Where the parties agree that a dispute may be submitted to an arbitration agency for arbitration or filed with the people's court for commencement of legal proceedings, the arbitration agreement shall be invalid, unless one party has submitted an arbitration application to an arbitration agency but the other party failed to object within the time limit stipulated in the second paragraph of Article 20 of the Arbitration Law.
On 17 July 2018, Beijing Kedong Electric POWER CONTROL SYSTEM Co., Ltd. (hereinafter referred to as the “Kedong Company”) and Beijing MetarNet Technology Co., Ltd. (hereinafter referred to as the “MetarNet Company”) entered into the Technical Service Contract (hereinafter referred to as the "Contract"), Article 7 of the Contract stipulates that "In the event of a dispute arising in the course of the performance of this Contract, if the parties fail to reach a settlement or mediation, the dispute may be settled by arbitration or by judicial proceedings. 1. Any dispute arising out of or in connection with this contract shall be settled by the parties to this contract through friendly negotiation or, if negotiation fails to resolve the dispute, it shall be settled by arbitration, the arbitration institution shall be the Jinan Arbitration Commission. The arbitral award shall be final and binding on both parties. The costs of arbitration shall be borne by the losing party. 2. During the course of arbitration, the parties shall continue to perform their contractual obligations other than the arbitration part."
As a result of MetarNet Company's failure to perform its main payment obligations under the contract, Kedong Company filed a lawsuit with the Beijing Intellectual Property Court (hereinafter referred to as the "First Instance Court"). The First Instance Court held that although the first part of the clause provided for the option of judicial or arbitral settlement of disputes, according to the latter part of Article 7 of the Contract and the context of the clause, it showed that the parties have agreed that the dispute resolution clause intended to identify a specific arbitral institution to settle disputes, which is the Jinan Arbitration Commission. Accordingly, the First Instance Court ruled that Kedong's suit was dismissed.
Kedong Company then appealed to the Supreme People's Court (hereinafter referred to as the "Court"). Kedong Company argued that the main part of Article 7 of the Contract specified the dispute resolution route of arbitral or judicial settlement, which should negate the validity of the arbitration clause in accordance with the law, and that the First Instance Court erred in finding that arbitration was presumed to be applicable in conjunction with the sub-clause.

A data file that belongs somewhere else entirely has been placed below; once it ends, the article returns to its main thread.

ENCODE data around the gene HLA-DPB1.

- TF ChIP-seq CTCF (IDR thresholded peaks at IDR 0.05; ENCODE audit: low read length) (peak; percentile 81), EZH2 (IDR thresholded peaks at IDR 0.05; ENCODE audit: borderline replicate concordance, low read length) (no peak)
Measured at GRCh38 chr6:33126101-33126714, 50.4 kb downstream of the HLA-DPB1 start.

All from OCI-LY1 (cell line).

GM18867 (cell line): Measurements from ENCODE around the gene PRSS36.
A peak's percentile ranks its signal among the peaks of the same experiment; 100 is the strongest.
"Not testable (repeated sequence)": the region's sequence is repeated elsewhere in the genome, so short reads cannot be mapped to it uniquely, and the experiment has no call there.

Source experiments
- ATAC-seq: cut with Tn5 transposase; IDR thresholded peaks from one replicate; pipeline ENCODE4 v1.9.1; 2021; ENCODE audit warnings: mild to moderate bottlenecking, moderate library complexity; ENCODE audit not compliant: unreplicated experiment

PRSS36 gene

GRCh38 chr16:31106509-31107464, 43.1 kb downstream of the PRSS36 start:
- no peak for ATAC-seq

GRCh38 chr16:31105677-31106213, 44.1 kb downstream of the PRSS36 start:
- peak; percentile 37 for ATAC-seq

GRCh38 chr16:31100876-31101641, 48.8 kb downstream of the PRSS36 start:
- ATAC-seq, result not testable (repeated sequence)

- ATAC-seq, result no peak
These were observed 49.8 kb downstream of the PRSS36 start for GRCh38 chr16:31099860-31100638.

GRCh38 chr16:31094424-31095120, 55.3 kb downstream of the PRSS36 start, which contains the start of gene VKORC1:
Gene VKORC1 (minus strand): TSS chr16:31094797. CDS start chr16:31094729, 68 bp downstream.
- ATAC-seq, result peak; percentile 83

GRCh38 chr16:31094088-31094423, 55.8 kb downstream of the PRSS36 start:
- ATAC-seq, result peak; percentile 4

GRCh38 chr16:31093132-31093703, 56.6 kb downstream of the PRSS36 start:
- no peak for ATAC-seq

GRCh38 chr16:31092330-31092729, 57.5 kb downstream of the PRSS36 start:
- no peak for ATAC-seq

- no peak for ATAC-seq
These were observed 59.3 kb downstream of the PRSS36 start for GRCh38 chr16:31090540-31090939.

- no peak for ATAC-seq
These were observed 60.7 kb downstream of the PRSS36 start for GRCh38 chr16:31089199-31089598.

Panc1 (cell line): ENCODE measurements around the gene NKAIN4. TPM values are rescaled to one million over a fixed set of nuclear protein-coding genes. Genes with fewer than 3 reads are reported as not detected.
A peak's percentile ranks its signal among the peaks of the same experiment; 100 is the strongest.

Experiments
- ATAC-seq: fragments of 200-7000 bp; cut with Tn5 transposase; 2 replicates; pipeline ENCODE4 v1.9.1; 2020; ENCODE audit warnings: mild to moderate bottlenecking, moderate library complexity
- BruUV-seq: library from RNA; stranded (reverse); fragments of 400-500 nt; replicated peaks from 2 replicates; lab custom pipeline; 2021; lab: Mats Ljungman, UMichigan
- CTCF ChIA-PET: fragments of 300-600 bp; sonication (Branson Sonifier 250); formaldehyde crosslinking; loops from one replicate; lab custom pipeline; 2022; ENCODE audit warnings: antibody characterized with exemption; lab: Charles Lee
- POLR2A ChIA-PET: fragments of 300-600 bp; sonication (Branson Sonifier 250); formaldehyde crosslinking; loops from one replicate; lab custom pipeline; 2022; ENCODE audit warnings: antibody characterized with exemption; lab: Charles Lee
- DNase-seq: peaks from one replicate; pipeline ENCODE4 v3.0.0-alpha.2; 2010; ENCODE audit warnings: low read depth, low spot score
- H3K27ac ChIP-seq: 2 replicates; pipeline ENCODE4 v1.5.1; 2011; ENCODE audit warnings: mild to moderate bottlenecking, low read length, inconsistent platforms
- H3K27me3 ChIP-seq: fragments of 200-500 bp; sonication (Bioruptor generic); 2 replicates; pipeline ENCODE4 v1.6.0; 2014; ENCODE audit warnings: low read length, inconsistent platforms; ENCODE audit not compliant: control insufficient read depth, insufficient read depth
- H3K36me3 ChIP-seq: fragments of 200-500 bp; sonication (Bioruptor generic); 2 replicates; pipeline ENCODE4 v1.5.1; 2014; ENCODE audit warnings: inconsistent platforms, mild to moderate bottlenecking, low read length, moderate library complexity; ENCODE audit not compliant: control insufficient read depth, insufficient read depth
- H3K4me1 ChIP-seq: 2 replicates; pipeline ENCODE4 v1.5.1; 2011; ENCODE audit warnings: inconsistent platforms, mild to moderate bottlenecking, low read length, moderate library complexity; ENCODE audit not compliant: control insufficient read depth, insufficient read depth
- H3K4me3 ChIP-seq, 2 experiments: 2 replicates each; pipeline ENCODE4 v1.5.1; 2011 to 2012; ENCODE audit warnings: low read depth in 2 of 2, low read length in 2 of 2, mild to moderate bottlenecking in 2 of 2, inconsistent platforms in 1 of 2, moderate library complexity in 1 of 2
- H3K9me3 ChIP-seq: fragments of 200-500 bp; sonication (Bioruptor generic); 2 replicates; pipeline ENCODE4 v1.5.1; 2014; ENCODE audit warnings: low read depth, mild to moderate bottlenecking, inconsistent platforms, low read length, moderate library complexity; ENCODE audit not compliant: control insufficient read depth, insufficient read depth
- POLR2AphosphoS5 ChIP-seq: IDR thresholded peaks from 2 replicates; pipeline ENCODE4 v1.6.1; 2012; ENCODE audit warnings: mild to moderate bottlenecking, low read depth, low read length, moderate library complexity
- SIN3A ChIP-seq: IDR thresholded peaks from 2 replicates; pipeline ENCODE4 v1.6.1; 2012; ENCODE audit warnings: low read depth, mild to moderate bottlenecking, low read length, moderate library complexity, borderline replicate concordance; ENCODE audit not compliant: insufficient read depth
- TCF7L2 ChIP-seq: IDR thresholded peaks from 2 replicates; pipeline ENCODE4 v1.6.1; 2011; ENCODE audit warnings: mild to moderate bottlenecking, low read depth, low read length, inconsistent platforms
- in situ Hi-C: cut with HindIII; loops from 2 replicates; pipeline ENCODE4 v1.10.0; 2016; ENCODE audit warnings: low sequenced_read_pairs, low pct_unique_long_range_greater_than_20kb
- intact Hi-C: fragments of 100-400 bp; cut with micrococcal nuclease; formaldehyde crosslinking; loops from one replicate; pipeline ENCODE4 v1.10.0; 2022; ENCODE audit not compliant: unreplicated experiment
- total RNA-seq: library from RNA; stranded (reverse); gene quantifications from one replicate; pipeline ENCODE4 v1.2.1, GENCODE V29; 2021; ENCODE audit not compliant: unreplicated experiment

In this case, the parties only agreed on one clause for the settlement of the contractual dispute, and there are two arbitration agreements under this clause. Among them, the clause expressly agreed on four ways of dispute resolution: reconciliation between the parties themselves; mediation under the auspices of the relevant institutions; and after the failure of reconciliation or mediation, arbitration or a judicial procedure. The next two paragraphs expressly agree on the arbitration institution being the Jinan Arbitration Commission, the bearing of arbitration fees and the effect of other provisions in the event of arbitration. In this case, it is clear that the parties should choose arbitral or judicial settlement of the dispute after fruitless negotiation, and the agreement on issues such as the Jinan Arbitration Committee and fees is only a further refinement of the choice of arbitration. The final resolution of the contractual dispute between the parties is either the choice of arbitration or litigation to the People's Court. According to Article 7 of the Interpretation of the Supreme People's Court on Certain Issues relating to Application of the Arbitration Law of the People's Republic of China, the arbitration agreement between the parties in this case in Article 7 on the settlement of contractual disputes was invalid. The Court did not support the opinion of the First Instance Court that "it can be concluded that the intention of the parties in agreeing to the contractual dispute resolution clause was to identify a specific arbitral institution to resolve the dispute, and that the reasons for the invalidity of the arbitration agreement put forward by Kedong Company are not valid".
Therefore, in accordance with the provisions of Article 177 I. (2) and Article 178 of the Civil Procedure Law of the People's Republic of China, the Court ruled to revoke (2021) No. 1026 Jing 73 Min Chu Civil Award of Beijing Intellectual Property Court and the case is ordered to be heard by the Beijing Intellectual Property Court.
Dubai International Financial Centre Court:
Although the Winning party is Involved in Bribery and Corruption, which is still Insufficient to Set Aside ICC Arbitration Award
Company D is a Dutch company and Company C is an Iraqi company owned by the Iraqi Ministry of Oil. On 14 December 2013, Company C and Company D entered into a contract (the "Contract"), governed by Iraqi law, by which Company D agreed to recover and remove the wreck of an oil tanker (the “Wreck”), the Mahrt, which had been bombed and sank during the first Gulf War in 1991. The site of the Wreck was within a marine exclusion zone (hereinafter referred to as the "Zone") established around an oil terminal (hereinafter referred to as the "Terminal"). In order to enter or leave the Zone, permission was required from the Iraqi Navy. Company D mobilised in February 2014. In March 2014, Company D informed Company C that it had located a 70-foot wooden dhow (hereinafter referred to as the "Dhow") lying within the Wreck. Company D cleared the Dhow, but there was a dispute about whether the Contract obliged Company C to compensate Company D for the clearance costs beyond the original contract price. Disputes arose between the parties in the course of the works.